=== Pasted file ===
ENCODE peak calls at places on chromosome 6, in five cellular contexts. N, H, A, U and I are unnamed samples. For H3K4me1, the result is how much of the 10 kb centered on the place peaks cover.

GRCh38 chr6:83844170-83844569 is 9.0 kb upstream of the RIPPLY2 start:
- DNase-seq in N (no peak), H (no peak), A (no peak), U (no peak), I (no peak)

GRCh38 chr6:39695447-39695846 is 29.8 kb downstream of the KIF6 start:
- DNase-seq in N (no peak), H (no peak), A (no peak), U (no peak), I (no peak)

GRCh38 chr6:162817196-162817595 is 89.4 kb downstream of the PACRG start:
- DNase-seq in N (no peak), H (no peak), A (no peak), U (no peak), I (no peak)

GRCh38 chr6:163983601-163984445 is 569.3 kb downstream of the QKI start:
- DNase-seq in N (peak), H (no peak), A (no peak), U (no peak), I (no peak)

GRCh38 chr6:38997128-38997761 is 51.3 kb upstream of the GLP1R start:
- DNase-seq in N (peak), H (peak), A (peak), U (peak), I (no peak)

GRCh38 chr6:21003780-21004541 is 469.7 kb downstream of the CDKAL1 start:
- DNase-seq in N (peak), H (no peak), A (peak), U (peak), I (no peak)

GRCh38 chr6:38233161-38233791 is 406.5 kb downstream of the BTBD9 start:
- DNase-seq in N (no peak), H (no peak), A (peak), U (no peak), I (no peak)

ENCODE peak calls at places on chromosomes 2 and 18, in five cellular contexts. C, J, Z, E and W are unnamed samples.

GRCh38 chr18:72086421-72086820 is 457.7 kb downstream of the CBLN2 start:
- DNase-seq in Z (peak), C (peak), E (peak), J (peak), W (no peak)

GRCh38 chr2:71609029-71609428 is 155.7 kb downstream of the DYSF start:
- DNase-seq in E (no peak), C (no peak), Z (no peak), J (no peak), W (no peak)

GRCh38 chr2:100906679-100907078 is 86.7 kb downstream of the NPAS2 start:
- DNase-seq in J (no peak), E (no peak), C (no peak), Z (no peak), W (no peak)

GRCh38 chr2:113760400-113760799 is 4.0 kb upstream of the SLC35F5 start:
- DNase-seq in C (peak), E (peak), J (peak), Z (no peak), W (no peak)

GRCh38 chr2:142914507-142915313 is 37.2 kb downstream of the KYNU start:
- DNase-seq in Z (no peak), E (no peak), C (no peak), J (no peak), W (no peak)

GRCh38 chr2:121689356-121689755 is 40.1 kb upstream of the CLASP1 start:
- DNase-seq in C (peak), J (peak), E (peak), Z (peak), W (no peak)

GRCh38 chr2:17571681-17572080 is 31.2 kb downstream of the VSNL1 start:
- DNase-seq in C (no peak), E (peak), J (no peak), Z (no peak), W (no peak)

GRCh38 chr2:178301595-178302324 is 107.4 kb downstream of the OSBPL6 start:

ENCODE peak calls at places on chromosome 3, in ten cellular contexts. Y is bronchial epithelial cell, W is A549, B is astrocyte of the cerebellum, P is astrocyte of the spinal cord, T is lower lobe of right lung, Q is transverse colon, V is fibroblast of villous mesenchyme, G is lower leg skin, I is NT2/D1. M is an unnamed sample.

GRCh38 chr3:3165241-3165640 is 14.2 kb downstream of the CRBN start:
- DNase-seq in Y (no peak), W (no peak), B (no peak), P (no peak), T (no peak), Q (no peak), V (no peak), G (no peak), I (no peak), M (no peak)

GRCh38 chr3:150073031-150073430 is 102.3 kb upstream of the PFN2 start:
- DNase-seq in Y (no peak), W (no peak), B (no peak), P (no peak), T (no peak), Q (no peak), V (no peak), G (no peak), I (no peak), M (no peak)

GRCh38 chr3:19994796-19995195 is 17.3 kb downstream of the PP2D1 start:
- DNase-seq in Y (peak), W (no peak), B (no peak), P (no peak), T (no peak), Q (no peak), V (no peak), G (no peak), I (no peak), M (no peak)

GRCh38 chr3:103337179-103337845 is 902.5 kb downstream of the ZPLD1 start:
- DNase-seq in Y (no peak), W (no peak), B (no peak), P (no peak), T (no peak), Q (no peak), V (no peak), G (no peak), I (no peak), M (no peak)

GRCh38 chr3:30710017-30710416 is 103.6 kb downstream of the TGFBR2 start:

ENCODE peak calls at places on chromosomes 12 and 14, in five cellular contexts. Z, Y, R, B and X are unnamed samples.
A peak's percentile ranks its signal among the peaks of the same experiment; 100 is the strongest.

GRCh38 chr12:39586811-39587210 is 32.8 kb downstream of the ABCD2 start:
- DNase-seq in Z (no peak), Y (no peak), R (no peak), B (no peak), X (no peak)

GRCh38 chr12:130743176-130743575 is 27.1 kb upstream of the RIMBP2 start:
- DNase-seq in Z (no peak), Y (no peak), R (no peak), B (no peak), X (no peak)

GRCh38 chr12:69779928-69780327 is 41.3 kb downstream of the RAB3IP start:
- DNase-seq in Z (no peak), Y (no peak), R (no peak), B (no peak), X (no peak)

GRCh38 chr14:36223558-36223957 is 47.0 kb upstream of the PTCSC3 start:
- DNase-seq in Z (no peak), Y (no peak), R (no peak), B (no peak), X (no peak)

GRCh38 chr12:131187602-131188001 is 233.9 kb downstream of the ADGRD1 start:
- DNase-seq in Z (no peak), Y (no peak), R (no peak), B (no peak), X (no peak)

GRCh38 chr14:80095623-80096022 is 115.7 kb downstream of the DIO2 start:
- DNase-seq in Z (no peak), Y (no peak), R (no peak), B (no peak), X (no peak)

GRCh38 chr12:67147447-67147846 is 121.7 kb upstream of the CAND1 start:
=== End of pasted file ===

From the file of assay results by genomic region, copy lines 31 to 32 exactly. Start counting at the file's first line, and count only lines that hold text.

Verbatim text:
GRCh38 chr2:178301595-178302324 is 107.4 kb downstream of the OSBPL6 start:

ENCODE peak calls at places on chromosome 3, in ten cellular contexts. Y is bronchial epithelial cell, W is A549, B is astrocyte of the cerebellum, P is astrocyte of the spinal cord, T is lower lobe of right lung, Q is transverse colon, V is fibroblast of villous mesenchyme, G is lower leg skin, I is NT2/D1. M is an unnamed sample.